TIME Names iPhone Most Influential Gadget of All Time
TIME Magazine today published a list ranking the 50 most influential gadgets of all time, from cameras and TVs to music players, smartphones, and drones.
Unsurprisingly, Apple's iPhone was ranked as the number one most influential device on TIME's list, because it "fundamentally changed our relationship to computing and information," popularized mobile apps, and influenced the future of smartphone design.
Apple was the first company to put a truly powerful computer in the pockets of millions when it launched the iPhone in 2007. Smartphones had technically existed for years, but none came together as accessibly and beautifully as the iPhone.
Apple's device ushered in a new era of flat, touchscreen phones with buttons that appeared on screen as you needed them, replacing the chunkier phones with slide-out keyboards and static buttons.
Apple's Macintosh also ranked high on the list, coming in as the number three most influential gadget for setting the standard for "the way human beings interact with computers." The iPod, the precursor to the iPhone and the device that inspired Apple's line of mobile products, was listed as the ninth most influential gadget.
The only other Apple products to make the list are the iPad and the iBook. On the list for being "radically different" than the tablets that came before it, the iPad is ranked at number 25, while the iBook, the first laptop to offer wireless networking, is ranked at number 38.
The product's reveal was a classic example of Steve Jobs' showmanship at its best. While loading a webpage and showing off the computer's display at 1999's MacWorld conference, the Apple co-founder lifted the computer off its table and walked across the stage. The crowd roared in approval. In a gesture, he showed that Wi-Fi was here to stay.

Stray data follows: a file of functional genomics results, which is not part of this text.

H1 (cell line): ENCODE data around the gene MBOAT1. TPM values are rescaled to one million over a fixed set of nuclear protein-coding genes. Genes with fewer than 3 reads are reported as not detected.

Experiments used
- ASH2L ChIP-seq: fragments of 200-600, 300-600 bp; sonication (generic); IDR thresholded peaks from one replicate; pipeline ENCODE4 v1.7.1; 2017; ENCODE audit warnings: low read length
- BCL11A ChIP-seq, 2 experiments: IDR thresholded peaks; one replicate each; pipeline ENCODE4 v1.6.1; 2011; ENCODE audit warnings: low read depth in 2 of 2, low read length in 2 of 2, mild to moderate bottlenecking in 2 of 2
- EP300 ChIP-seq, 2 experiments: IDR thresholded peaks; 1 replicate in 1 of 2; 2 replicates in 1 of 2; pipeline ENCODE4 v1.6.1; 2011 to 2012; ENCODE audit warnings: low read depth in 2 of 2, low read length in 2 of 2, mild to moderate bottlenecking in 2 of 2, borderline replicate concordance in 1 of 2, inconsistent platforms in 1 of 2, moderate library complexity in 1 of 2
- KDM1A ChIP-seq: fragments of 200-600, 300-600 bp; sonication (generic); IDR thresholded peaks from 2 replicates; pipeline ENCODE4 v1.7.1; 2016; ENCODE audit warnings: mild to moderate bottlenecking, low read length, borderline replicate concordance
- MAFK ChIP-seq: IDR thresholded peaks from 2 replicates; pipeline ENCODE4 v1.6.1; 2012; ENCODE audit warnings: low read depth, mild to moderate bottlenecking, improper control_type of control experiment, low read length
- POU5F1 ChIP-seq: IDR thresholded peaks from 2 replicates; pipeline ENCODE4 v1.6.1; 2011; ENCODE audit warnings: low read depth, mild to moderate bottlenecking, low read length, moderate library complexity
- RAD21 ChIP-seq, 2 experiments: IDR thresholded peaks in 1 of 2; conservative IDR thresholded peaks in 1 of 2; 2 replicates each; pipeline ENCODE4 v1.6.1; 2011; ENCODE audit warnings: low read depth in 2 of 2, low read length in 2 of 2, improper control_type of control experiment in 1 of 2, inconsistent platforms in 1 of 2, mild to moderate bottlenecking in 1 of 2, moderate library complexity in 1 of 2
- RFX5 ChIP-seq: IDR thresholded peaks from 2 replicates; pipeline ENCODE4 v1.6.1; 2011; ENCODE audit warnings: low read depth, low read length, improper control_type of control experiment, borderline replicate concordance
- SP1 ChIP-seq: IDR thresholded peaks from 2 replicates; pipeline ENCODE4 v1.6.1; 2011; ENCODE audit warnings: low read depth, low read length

Other smartphones that made the list include the Motorola Droid, credited with popularizing Android, the BlackBerry 6210, and the candy bar-shaped Nokia 3210, the first phone with an internal antenna and built-in games.
The full list, which includes products like Google Glass, Fitbit, Amazon Kindle, Oculus Rift, the Sony Walkman, and more, is available from the TIME website.
Top Rated Comments
The problem is most people's short attention span when it comes to innovation. They think a company is only innovative if they release something life-changing once a year. Or even better, twice a year.
For innovation to happen, many things have to fall in place. The first iPhone required wireless technology, good batteries, high-performing low-power processors, capacitive multitouch and a great operating system to bring everything together. Some technologies had to mature, while others had just come into mainstream existence. Which new or newly matured technologies are there now to drive the next round of innovation?
What happened to the innovative Apple we all remember that basically punched every competitor in the face when the first iPhone hit in 2007? Surely we haven't ran out of ideas to make something "magical" again, have we? Besides a new camera and 3D Touch, what reason do people have to really upgrade from an iPhone 6? Things get faster each year, but it seems no company can create something that blows people away quite like that unveiling of the original iPhone. </rant>